Michael Payne, President and CEO, IAADFS is ‘grateful and appreciative’ of the assistance received.

His words are echoed by Alex Anson, 3Sixty Duty Free, Chief Operating Officer, whose company will be among those to receive a portion of the $800 million.

He told TRBusiness: “This is an important milestone as it is one of the few government relief programmes, I am aware of in the industry which directly targets concession operators in airports.

“There have been lots of generic relief programmes and furlough support programmes around the world, be it in the UK, Singapore or elsewhere, but I believe this is one of the few travel retail concession operator-specific relief packages that have been approved.”

He added: “It would be great if other governments around the world would recognise how much travel retail has suffered during the pandemic — not just the airlines and not necessarily just the airports — but us as an industry and concession operators within the industry in these locations.”


Despite the awarding of the additional funds for airport concessionaires, Anson is refusing to get carried away in terms of what this might mean for 3Sixty Duty Free. “While $800 million as part of a $1.9 trillion package sounds like a big number, by the time that is allocated to all operators — food and beverage, car rental and retail — it won’t be such a big number.”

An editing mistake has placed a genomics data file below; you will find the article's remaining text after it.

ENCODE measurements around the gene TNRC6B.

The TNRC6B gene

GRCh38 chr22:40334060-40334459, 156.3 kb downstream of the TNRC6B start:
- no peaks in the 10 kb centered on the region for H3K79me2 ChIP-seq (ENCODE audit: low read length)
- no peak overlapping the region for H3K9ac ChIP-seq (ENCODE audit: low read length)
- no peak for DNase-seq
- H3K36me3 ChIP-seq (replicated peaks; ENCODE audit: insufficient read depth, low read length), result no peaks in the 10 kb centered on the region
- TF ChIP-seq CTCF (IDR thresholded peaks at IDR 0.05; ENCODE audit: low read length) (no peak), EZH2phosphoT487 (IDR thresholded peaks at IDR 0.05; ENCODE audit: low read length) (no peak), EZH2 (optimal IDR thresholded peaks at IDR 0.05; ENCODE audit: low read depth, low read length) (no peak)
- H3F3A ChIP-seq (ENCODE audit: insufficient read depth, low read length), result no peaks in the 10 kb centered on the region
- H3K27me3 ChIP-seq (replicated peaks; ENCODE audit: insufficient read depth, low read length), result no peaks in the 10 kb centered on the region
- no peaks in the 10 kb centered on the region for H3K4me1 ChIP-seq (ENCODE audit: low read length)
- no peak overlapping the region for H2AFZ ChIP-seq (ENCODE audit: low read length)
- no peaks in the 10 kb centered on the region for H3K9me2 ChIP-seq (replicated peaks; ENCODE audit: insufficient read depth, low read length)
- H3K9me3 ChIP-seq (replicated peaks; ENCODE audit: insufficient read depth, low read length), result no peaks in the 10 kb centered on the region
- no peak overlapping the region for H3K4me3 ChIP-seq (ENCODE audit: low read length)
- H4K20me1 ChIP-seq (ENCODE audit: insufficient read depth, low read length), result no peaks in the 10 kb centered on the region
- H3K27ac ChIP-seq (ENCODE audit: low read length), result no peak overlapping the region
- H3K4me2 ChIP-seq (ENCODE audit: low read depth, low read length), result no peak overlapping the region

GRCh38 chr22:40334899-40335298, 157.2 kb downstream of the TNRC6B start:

Using one unnamed airport as an example, with which 3Sixty is in constant dialogue and has a strong relationship Anson said: “The sum total of the $800 million when converted to one airport and to 3Sixty Duty Free would mean around a third of one month’s minimum annual guarantee rent.

“This is versus the conversation we have been having with airports around abating minimum annual guarantees throughout the last year.”

Summing up his thoughts on the awarding of further funds for airport concessionaires, he concluded: “I just want to contextualise. It is good to have the relief and it is important that the industry has been recognised, but the materiality of it in the end in terms of what it means for an operator like 3Sixty in a US airport, is only about 5% of our rent obligations in a year.”

US Airport operator 3Sixty Duty Free welcomes the additional relief for airport concessionaires from an industry perspective, but suggests it will have minimal impact.

Further reacting to the passing of the Covid-19 relief bill, ACI-NA President and CEO Kevin M. Burke said: “We applaud the work President Biden and Congress have done to provide airports with an additional $8 billion in critical funding to continue safe and efficient operations.

“Over the last year, the Covid-19 pandemic has forced shutdowns across North America and around the world. While airports quickly mobilised to protect travellers and workers, the significant drop in passenger traffic has decimated airport finances.”

He continued: “The pandemic is projected to cost US airports more than $40 billion by March 2022 — a number that will grow if the pandemic drags on.

“Despite these challenges, American airports remain committed to ensuring the health and safety of the traveling public and airport workers by deploying enhanced sanitation procedures and adopting new technologies to limit the spread of Covid-19.”